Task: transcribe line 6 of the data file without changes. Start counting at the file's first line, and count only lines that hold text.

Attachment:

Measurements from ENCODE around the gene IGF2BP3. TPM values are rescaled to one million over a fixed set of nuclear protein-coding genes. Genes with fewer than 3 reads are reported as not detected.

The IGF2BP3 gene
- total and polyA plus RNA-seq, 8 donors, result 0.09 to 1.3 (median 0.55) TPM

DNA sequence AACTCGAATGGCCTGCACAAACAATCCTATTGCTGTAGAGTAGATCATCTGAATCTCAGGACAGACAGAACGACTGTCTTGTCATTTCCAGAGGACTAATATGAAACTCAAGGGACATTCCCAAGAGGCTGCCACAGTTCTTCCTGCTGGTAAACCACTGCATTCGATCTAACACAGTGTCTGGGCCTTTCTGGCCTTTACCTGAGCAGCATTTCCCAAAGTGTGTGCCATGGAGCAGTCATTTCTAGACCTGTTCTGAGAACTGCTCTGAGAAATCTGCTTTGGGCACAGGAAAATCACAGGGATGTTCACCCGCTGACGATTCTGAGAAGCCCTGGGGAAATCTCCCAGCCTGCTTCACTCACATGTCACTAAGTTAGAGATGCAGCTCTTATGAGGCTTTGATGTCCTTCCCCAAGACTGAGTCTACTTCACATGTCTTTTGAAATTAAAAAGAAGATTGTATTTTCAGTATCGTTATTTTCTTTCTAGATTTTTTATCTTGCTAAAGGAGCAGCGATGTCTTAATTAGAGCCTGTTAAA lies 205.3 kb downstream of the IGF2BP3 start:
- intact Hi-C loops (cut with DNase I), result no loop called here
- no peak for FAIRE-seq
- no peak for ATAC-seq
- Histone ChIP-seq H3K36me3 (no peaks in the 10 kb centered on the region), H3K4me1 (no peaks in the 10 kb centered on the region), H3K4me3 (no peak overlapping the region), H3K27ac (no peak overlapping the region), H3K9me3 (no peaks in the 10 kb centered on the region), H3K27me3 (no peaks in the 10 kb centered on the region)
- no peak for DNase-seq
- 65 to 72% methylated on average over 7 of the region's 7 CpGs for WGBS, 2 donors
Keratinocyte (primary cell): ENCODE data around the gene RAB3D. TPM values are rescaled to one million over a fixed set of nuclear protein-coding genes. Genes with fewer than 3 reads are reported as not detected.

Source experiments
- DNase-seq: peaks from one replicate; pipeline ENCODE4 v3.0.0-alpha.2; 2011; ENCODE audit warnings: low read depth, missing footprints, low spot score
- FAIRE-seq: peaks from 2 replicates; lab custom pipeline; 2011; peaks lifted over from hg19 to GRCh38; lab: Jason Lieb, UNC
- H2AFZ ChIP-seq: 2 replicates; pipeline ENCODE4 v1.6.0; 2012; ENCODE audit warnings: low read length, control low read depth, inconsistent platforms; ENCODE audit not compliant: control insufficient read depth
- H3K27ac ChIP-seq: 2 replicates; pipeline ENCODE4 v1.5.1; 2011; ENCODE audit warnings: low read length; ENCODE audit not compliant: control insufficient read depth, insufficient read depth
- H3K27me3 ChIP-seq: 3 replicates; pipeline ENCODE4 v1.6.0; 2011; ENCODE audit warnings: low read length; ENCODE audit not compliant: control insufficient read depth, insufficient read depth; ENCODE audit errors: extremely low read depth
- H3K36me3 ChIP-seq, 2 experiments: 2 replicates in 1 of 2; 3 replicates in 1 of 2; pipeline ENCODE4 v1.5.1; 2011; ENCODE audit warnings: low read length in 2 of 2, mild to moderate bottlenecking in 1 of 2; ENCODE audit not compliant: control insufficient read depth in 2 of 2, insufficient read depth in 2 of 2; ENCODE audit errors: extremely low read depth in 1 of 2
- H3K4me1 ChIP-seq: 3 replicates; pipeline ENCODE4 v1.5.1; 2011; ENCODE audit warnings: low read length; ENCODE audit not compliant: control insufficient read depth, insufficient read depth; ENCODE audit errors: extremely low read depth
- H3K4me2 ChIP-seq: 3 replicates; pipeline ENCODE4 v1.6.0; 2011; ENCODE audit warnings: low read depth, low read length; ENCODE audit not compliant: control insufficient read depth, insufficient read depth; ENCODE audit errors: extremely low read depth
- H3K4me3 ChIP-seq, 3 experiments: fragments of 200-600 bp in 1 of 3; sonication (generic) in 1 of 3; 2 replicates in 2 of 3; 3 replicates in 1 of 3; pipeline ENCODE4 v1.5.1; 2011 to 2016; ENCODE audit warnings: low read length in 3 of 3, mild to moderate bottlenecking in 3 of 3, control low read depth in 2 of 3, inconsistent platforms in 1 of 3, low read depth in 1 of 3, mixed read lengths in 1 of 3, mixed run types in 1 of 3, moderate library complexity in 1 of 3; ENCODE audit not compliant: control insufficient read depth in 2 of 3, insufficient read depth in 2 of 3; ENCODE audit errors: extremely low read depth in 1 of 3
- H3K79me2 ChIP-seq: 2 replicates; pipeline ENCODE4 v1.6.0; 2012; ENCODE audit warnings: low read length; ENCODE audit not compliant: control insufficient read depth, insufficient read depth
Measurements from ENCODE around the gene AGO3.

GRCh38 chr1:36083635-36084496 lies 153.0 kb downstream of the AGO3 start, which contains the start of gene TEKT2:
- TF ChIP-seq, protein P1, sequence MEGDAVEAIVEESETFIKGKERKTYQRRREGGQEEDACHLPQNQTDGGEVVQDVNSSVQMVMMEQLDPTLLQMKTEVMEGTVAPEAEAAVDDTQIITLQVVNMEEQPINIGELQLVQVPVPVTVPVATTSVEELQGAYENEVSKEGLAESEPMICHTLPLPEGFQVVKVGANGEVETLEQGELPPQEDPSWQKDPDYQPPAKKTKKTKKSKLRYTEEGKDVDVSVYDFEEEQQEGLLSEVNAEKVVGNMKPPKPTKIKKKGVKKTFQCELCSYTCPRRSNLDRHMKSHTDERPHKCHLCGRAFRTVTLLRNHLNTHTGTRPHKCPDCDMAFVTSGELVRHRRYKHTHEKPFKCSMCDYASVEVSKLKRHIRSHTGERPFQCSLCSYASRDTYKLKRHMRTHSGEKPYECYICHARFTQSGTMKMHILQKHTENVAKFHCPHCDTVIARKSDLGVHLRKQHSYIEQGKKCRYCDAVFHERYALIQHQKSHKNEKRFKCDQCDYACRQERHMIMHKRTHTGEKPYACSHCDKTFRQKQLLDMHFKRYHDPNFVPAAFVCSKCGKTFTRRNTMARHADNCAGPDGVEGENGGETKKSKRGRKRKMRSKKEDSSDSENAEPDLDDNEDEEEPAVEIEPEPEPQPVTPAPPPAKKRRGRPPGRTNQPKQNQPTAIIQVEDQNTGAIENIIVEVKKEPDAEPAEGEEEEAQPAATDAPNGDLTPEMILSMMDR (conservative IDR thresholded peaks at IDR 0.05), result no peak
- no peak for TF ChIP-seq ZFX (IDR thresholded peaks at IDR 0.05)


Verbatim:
- no peak for FAIRE-seq